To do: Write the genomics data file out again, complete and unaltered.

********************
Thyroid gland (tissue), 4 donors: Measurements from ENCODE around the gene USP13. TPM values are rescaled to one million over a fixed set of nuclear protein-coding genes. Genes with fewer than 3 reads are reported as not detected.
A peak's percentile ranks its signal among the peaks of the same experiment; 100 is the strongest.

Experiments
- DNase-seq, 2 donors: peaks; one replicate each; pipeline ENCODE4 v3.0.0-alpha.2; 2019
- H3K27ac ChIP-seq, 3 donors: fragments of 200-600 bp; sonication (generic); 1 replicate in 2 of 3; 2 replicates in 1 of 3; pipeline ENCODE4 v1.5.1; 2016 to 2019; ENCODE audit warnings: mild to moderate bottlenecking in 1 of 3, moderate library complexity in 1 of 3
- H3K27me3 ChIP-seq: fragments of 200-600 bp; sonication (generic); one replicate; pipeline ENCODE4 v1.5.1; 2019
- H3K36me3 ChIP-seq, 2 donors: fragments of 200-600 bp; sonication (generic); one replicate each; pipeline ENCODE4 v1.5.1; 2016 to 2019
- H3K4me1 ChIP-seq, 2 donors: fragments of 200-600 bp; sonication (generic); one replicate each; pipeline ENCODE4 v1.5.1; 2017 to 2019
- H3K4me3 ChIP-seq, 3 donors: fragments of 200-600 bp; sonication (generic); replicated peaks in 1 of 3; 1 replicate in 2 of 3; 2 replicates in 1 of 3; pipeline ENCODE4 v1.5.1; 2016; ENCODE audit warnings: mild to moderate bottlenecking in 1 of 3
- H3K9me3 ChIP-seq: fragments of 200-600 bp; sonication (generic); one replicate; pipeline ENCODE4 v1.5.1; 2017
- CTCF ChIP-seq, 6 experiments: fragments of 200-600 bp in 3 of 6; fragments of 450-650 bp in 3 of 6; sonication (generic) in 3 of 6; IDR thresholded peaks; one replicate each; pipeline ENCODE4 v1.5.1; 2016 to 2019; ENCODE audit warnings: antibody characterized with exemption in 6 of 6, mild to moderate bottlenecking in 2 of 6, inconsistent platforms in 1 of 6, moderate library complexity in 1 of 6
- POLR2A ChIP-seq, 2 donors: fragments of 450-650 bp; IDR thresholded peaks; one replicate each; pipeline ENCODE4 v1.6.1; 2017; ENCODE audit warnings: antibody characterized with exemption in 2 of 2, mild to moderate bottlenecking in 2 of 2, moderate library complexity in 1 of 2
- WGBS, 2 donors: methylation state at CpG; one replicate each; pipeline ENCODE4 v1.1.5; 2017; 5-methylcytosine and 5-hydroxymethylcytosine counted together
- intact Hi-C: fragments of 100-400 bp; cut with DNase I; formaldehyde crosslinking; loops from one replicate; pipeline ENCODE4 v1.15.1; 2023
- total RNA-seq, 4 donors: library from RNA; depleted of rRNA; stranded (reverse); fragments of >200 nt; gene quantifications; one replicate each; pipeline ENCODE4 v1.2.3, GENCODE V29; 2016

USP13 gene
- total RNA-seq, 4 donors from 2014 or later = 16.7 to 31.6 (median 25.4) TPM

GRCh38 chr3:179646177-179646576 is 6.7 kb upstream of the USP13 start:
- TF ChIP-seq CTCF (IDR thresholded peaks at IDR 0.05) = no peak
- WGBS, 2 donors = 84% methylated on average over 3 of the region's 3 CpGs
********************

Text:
Thyroid gland (tissue), 4 donors: Measurements from ENCODE around the gene USP13. TPM values are rescaled to one million over a fixed set of nuclear protein-coding genes. Genes with fewer than 3 reads are reported as not detected.
A peak's percentile ranks its signal among the peaks of the same experiment; 100 is the strongest.

Experiments
- DNase-seq, 2 donors: peaks; one replicate each; pipeline ENCODE4 v3.0.0-alpha.2; 2019
- H3K27ac ChIP-seq, 3 donors: fragments of 200-600 bp; sonication (generic); 1 replicate in 2 of 3; 2 replicates in 1 of 3; pipeline ENCODE4 v1.5.1; 2016 to 2019; ENCODE audit warnings: mild to moderate bottlenecking in 1 of 3, moderate library complexity in 1 of 3
- H3K27me3 ChIP-seq: fragments of 200-600 bp; sonication (generic); one replicate; pipeline ENCODE4 v1.5.1; 2019
- H3K36me3 ChIP-seq, 2 donors: fragments of 200-600 bp; sonication (generic); one replicate each; pipeline ENCODE4 v1.5.1; 2016 to 2019
- H3K4me1 ChIP-seq, 2 donors: fragments of 200-600 bp; sonication (generic); one replicate each; pipeline ENCODE4 v1.5.1; 2017 to 2019
- H3K4me3 ChIP-seq, 3 donors: fragments of 200-600 bp; sonication (generic); replicated peaks in 1 of 3; 1 replicate in 2 of 3; 2 replicates in 1 of 3; pipeline ENCODE4 v1.5.1; 2016; ENCODE audit warnings: mild to moderate bottlenecking in 1 of 3
- H3K9me3 ChIP-seq: fragments of 200-600 bp; sonication (generic); one replicate; pipeline ENCODE4 v1.5.1; 2017
- CTCF ChIP-seq, 6 experiments: fragments of 200-600 bp in 3 of 6; fragments of 450-650 bp in 3 of 6; sonication (generic) in 3 of 6; IDR thresholded peaks; one replicate each; pipeline ENCODE4 v1.5.1; 2016 to 2019; ENCODE audit warnings: antibody characterized with exemption in 6 of 6, mild to moderate bottlenecking in 2 of 6, inconsistent platforms in 1 of 6, moderate library complexity in 1 of 6
- POLR2A ChIP-seq, 2 donors: fragments of 450-650 bp; IDR thresholded peaks; one replicate each; pipeline ENCODE4 v1.6.1; 2017; ENCODE audit warnings: antibody characterized with exemption in 2 of 2, mild to moderate bottlenecking in 2 of 2, moderate library complexity in 1 of 2
- WGBS, 2 donors: methylation state at CpG; one replicate each; pipeline ENCODE4 v1.1.5; 2017; 5-methylcytosine and 5-hydroxymethylcytosine counted together
- intact Hi-C: fragments of 100-400 bp; cut with DNase I; formaldehyde crosslinking; loops from one replicate; pipeline ENCODE4 v1.15.1; 2023
- total RNA-seq, 4 donors: library from RNA; depleted of rRNA; stranded (reverse); fragments of >200 nt; gene quantifications; one replicate each; pipeline ENCODE4 v1.2.3, GENCODE V29; 2016

USP13 gene
- total RNA-seq, 4 donors from 2014 or later = 16.7 to 31.6 (median 25.4) TPM

GRCh38 chr3:179646177-179646576 is 6.7 kb upstream of the USP13 start:
- TF ChIP-seq CTCF (IDR thresholded peaks at IDR 0.05) = no peak
- WGBS, 2 donors = 84% methylated on average over 3 of the region's 3 CpGs